The all-new, digital ColcheK2
May 8, 2017
TVC have been manufacturing the ColcheK system, under exclusive licence for several years but felt it needed further development for a new generation. After several months of development work, TVC are proud to launch the all-new, digital ColcheK2 unit.
The new system has a digital display, depth measurement and threshold facility (which were not available on the previous system) and has had a complete overhaul of the internal electronics. The ColcheK2 now has a one button facility which eliminates errors in the initial set up, allowing far greater accuracy than was previously available. Based on the eddy current technique, the new unit is lighter, faster to set up and use and gives instant pass/fail indications with the easy to read and colour changing display.
French physicist, Jean Bernard Léon Foucault (best known for the invention of the Foucault pendulum), discovered Eddy Currents in 1865 when carrying out experiments using magnets and nonmagnetic materials. Foucault observed a resistance to the rotation of a copper disc when it was influenced by a magnet. He also noted the disc became heated. This was the first documented evidence of Foucault Currents or Eddy Currents as we now know them. To find out more about Jean Bernard Leon Foucault, click here, or more about Eddy Currents specifically, click here.
The ColcheK2 system is a compact and rugged unit which utilises a remote field, through transmission Eddy Current technique. Through transmission probes are similar to differential probes – in basic terms, it’s two coils into two packages – and is, therefore, unaffected by temperature and lift off. Through transmission probes detect corrosion and wall thinning remote from the drive coil allowing the below-ground inspection of planted steel lighting columns, without excavation around the column base.
Featuring a unique ultrasonic range finding system used to accurately feedback the search head depth inside the column, the ColcheK2 allows the operator to locate and identify the depth of an actual defect and its significance when related to depth. A defect located deep down is less significant than those located near to ground level. The cable entry on a column can also easily be identified by its depth and size and eliminated from the inspection.
Planted steel lighting columns either between ground level and cable entry or up to one metre in depth can be inspected by the ColcheK2. Applications include pipework and risers through bulkheads and deck plates on board ships and offshore installations; lighting columns and lamp posts embedded into the ground, and, any other applications where access is limited.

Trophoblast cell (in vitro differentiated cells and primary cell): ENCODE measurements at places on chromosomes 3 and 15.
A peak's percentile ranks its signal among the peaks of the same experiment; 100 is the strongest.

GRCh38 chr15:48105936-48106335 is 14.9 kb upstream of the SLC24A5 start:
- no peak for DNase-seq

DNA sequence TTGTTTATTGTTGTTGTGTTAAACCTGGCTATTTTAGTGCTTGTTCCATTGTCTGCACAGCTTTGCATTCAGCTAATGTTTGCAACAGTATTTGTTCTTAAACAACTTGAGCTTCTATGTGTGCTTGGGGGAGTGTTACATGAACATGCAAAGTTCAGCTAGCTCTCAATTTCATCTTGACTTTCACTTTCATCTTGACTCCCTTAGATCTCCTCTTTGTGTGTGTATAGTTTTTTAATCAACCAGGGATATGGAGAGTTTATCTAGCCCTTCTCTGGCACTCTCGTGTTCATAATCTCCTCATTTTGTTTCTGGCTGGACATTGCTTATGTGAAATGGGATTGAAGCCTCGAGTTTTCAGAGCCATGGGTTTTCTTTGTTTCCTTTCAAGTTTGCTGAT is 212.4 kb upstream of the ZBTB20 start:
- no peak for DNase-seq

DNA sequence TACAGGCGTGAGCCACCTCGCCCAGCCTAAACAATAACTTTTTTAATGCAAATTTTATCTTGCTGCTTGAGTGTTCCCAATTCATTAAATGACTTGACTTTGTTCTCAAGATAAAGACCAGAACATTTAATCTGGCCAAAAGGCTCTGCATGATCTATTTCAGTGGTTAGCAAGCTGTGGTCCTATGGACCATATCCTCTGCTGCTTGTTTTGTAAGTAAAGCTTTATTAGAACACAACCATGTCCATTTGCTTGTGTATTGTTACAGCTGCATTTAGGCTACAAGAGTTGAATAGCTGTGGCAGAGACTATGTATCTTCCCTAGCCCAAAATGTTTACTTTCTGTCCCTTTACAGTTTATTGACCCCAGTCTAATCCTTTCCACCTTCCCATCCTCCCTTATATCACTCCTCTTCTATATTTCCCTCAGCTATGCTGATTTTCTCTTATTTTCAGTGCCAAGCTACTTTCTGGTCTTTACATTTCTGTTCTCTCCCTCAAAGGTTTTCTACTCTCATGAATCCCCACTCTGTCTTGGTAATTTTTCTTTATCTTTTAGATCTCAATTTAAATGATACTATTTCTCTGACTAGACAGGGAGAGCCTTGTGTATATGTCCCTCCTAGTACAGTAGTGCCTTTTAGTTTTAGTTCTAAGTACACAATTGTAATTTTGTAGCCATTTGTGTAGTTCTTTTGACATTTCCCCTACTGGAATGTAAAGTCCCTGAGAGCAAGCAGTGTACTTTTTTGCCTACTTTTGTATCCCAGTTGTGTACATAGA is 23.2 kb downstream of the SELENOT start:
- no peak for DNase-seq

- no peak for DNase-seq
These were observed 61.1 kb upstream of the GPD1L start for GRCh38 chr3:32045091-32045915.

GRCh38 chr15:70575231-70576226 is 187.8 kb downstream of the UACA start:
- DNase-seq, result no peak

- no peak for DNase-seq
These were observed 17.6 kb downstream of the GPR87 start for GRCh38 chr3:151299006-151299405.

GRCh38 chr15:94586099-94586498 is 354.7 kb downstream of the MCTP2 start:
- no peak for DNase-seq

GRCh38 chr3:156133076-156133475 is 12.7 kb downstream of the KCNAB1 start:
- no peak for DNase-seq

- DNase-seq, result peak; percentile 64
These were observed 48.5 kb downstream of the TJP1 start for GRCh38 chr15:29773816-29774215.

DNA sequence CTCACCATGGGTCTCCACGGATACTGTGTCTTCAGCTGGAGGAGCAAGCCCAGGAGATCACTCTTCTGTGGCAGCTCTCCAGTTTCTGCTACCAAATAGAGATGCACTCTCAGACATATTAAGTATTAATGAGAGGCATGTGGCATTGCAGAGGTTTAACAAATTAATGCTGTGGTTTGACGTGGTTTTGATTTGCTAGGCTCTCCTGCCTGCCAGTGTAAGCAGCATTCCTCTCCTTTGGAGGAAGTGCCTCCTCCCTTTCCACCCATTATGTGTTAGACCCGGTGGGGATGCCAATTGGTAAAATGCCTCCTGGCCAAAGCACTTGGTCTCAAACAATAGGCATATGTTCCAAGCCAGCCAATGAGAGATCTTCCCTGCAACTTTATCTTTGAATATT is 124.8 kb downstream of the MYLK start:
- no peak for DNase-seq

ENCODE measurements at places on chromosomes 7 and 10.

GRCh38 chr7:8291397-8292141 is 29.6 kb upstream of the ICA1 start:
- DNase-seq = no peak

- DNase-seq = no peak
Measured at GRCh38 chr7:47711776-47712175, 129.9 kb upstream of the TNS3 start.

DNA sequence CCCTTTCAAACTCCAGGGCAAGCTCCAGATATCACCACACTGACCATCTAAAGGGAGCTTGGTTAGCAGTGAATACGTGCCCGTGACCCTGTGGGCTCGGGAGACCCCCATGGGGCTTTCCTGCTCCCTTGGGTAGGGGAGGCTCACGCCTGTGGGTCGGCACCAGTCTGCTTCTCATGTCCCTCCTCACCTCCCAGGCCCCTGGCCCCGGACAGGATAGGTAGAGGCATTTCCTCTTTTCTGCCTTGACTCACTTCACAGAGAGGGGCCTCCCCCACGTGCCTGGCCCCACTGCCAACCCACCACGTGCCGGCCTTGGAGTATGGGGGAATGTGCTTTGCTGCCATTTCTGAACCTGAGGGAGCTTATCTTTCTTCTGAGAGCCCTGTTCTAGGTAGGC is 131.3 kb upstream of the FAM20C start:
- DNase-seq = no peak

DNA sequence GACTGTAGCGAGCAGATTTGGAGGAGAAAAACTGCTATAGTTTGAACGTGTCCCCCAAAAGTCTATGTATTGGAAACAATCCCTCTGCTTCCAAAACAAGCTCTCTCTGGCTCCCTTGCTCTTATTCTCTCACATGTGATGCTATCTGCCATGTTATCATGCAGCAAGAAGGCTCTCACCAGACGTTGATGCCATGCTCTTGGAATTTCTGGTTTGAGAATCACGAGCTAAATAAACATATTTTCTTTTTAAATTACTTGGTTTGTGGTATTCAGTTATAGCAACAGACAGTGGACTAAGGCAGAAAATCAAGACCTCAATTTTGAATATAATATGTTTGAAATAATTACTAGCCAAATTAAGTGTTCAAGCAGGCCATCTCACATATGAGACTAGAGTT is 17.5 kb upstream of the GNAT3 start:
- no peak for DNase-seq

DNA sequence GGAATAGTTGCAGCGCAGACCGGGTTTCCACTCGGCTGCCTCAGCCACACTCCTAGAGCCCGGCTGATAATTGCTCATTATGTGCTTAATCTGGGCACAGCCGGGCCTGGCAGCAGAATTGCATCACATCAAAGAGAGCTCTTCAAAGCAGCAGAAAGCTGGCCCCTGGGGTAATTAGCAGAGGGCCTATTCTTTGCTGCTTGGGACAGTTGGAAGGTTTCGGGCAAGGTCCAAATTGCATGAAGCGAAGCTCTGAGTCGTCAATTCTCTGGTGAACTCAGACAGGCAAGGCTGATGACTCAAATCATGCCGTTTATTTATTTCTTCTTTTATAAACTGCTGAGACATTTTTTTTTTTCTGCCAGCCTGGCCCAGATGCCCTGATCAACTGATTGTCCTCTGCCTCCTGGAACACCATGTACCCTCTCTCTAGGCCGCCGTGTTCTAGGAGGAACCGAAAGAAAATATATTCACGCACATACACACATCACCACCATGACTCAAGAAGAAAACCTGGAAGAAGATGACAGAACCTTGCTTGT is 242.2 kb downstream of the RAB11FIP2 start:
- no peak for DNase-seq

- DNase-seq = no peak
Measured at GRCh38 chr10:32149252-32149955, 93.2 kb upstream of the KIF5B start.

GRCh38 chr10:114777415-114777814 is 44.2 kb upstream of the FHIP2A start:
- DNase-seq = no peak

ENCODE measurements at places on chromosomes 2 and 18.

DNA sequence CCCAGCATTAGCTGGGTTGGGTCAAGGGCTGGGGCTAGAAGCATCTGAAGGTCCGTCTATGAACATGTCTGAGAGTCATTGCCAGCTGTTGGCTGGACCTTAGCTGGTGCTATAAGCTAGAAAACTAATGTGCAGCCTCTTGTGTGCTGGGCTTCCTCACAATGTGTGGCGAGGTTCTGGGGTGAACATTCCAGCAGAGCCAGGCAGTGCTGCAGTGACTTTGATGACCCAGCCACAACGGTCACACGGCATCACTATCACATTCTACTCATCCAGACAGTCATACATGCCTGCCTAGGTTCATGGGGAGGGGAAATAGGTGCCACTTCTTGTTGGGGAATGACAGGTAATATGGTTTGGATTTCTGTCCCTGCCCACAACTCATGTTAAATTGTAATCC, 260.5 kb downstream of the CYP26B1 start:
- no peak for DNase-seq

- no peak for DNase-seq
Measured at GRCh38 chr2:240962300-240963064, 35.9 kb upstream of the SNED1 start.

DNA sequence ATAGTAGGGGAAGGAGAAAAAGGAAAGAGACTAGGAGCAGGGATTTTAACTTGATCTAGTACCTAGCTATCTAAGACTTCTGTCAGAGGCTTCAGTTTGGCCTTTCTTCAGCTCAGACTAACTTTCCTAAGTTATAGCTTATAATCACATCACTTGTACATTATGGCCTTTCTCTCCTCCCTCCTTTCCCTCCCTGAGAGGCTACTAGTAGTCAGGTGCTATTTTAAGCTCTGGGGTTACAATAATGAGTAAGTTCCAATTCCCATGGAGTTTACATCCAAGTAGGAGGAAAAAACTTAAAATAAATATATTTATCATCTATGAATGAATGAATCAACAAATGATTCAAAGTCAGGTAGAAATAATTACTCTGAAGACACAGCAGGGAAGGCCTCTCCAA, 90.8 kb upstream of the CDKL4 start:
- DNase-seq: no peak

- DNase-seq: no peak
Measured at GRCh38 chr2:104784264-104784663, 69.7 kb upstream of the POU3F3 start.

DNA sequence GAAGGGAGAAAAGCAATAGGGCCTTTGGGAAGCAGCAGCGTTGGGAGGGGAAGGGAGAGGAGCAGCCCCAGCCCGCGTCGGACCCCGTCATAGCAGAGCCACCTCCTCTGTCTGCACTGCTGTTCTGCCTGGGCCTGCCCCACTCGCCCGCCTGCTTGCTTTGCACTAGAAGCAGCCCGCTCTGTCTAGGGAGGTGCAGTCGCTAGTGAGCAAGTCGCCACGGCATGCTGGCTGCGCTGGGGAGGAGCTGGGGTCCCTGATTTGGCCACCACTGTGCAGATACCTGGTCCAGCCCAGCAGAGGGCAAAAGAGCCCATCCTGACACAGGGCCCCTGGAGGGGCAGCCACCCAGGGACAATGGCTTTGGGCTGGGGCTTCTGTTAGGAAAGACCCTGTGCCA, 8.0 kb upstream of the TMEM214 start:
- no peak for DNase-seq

Deployed from the outside of the columns and a small search head, used internally, the system detects loss of wall thickness. Using the normal access door, the ColcheK2 probe can scan the critical area and give an instant reading of the percentage loss of wall thickness on the instrument meter. When used for this type of routine inspection of lighting columns, there is no need to excavate the site as the ColcheK2 can detect a 5% loss of wall section as far down as 750mm below the ground level.
Although testing has confirmed the ColcheK2 can detect faults within aluminium, its usefulness is limited and further testing will not be carried out presently. Increase in frequency due to the properties of aluminium means Eddy Currents can travel only around 150mm below ground and therefore, critical areas may not be fully covered.
Street lamps fail for a number of reasons, for example, bad installation, impacts or corrosion. Lighting columns are most susceptible to corrosion at and slightly below ground level; water, road salt and other chlorides and oxygen from the air combine to make this a highly corrosive area.
The ColcheK2 is currently used by inspection companies and local councils to inspect lighting columns prior to the installation of lights and decorations to check the column is suitable to bear the additional strain. ColcheK2 has been used on seaside resort lighting columns where summer decoration and additional lighting is common. It is also used in special event areas including those around the Isle of Man TT course prior to racing.